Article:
That's not something that any other modern American president could say--speaking from experience about community organizing. What would be the George W. Bush equivalent: "I know growing a small business is tough. When I was trying to do that, I had to go to one friend of Dad's after another"?

Obama, yet again, was bringing personal credibility to a message he was selling overseas. He's done this effectively in his high-profile speeches in Turkey and Cairo. 

In this address, he recognized that the task of advocacy and organizing is different from that of governing:

Make no mistake: Civil society -- civil groups hold their governments to high standards. And I know -- because this audience includes Americans who've been critical of me for not moving fast enough on issues that are of great importance. They've said it to my face. In the Oval Office. While I was President. (Laughter.) They told me I was wrong. And in some cases they changed my mind; in some cases they didn't. And that's okay, because we're not going to agree on everything -- but I know this: Their voices and their views and their criticism ultimately will make my decisions better, they will make me ask tougher questions and ask my staff tougher questions.

So when human rights advocates criticize the White House for not being more transparent about past abuses or when champions of single-payer health care push the administration to develop the best public option available, they can point to Obama's speech and say, "We're just trying to help you." No doubt Rahm Emanuel will say thank you.

You can follow David Corn's postings and media appearances via Twitter.

Al Franken, formerly of Saturday Night Live and the author of Rush Limbaugh is a Big Fat Idiot and Other Observations, will be sworn in as a US Senator from the state of Minnesota later this morning. It's been a long journey for Al from late night comedian to CSPAN celebrity, and Mother Jones has been watching all the way.

Franken sat down for an interview with us way back in 1996, right after Big Fat Idiot soared to the top of best-seller lists. In 2004, he wrote an article for us about his USO tours. We reviewed a movie about Franken in 2006. In 2007, as Franken was gearing up for the Senate campaign, Jonathan Stein profiled him for the magazine. And we've covered the election and the recount battle exhaustively: we covered the initial vote count, noted his Mick Jagger stylings after the results came out, and watched as public opinion turned against Norm Coleman's court fight. Later, I predicted (correctly) when Franken would be seated and reminded you what to call him when he won. And then Norm Coleman conceded, clearing the way for Al to get sworn in today.

You can safely assume that we'll keep you posted.

This week's cute endangered animal is the aptly-named Slow Loris. The Slow Loris is a sympathetic little guy. He's got anime-huge eyes, and moves so slowly that he's an easy target for poachers in his native Southeast Asia. The nocturnal Slow Loris's only natural defenses are 1) holding onto a branch really tight; 2) a semi-toxic bite; 3) emitting an unpleasant smell; and 4) curling up into a protective ball-like shape. Pretty sad. One cool thing about the bite is that the Loris will nibble on his inner elbow to get toxins, then mixes the toxins in his mouth so that when he bites, it will sting more. Unfortunately, the toxin isn't fatal or debilitating for humans, though it will cause some pain, swelling, and redness.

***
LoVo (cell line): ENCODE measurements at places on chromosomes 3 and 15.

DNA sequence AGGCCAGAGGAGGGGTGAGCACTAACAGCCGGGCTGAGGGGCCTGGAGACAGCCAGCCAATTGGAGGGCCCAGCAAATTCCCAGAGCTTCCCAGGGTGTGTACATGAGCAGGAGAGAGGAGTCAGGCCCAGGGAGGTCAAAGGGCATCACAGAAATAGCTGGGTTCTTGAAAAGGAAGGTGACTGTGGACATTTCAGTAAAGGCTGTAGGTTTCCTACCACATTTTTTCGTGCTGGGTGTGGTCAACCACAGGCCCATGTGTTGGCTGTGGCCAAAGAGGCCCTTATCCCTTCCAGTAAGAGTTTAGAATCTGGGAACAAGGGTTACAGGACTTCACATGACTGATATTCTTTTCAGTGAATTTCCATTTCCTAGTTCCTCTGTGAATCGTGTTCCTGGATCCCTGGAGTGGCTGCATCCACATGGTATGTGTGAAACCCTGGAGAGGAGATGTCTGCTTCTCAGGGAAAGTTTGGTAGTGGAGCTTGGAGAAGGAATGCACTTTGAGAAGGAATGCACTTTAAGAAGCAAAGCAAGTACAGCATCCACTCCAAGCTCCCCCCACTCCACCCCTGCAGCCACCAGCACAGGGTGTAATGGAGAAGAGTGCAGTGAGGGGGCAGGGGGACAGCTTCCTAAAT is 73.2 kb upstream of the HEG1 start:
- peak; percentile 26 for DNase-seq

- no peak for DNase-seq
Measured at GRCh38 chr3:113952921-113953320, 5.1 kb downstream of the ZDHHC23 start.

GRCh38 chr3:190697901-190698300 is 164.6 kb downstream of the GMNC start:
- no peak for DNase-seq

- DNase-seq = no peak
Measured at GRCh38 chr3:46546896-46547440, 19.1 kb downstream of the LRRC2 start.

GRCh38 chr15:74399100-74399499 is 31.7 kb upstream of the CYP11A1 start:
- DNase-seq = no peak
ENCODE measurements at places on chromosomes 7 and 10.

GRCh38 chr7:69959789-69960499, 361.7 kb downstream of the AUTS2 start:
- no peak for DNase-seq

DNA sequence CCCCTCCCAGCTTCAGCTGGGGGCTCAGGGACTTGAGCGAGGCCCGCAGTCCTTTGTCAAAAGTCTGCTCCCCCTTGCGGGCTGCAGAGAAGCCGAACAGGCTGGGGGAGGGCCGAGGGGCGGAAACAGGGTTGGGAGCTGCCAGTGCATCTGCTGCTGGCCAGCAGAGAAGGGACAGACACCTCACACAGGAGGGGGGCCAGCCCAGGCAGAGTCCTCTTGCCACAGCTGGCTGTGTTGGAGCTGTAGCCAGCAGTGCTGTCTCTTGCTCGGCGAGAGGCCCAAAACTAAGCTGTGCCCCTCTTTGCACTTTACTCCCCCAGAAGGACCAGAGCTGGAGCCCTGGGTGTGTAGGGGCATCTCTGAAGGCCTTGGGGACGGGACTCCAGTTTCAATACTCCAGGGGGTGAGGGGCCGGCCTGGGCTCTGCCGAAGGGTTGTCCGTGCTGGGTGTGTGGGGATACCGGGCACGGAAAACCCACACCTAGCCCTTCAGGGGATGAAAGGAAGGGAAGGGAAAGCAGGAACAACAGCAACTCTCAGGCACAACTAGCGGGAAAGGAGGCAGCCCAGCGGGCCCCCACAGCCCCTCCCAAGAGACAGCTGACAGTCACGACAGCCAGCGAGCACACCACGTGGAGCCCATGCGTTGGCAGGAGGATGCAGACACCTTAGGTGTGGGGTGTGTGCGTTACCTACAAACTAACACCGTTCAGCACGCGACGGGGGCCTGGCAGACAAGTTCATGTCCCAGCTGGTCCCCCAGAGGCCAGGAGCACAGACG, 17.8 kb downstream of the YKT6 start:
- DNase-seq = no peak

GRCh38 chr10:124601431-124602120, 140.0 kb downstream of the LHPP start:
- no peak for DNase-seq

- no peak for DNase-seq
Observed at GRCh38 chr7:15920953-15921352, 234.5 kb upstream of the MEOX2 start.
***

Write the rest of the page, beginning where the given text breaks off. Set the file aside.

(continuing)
The Slow Loris is a case of an animal being too cute for its own good. Besides having a babyish set of huge eyes, the Loris is furry, small, quiet, and apparently enjoys being tickled. The animal is prized as a pet, and shipments (often to Japan) of hundreds of Lorises have been intercepted. The fact that the Loris's instinct, upon stress, is to curl up into a ball makes it easy to transport, though often poachers will remove the Loris's teeth as a precaution. When not sold as pets, Lorises are hunted for use in traditional Asian medicines and like many other arboreal species, are threatened with habitat loss due to agriculture and logging. 

Currently, the Loris's endangered status varies by country but the 2007 CITES conference banned all international transport. The CITES conference also called for more research, as population data is often old or unreliable. To see one researcher's pics of his adorable subjects (don't worry, it's very humane research), click here.

 

Follow Jen Phillips on Twitter.

 

Your Tuesday dose of environment, health, and science stories from around our blogs:

Straight wonks on dope: Kevin Drum has never smoked weed. He's only seen a joint once. Here’s why he wants pot decriminalized. Plus: Government lies about pot revealed.

Palin's last hurrah: Possibly a requirement that Alaska girls under 18 to get parental consent for abortions, despite scientific evidence that such policies result in more late-term abortions.

Does not compute: Conservatives' bizarro healthcare arguments are sounding less and less convincing.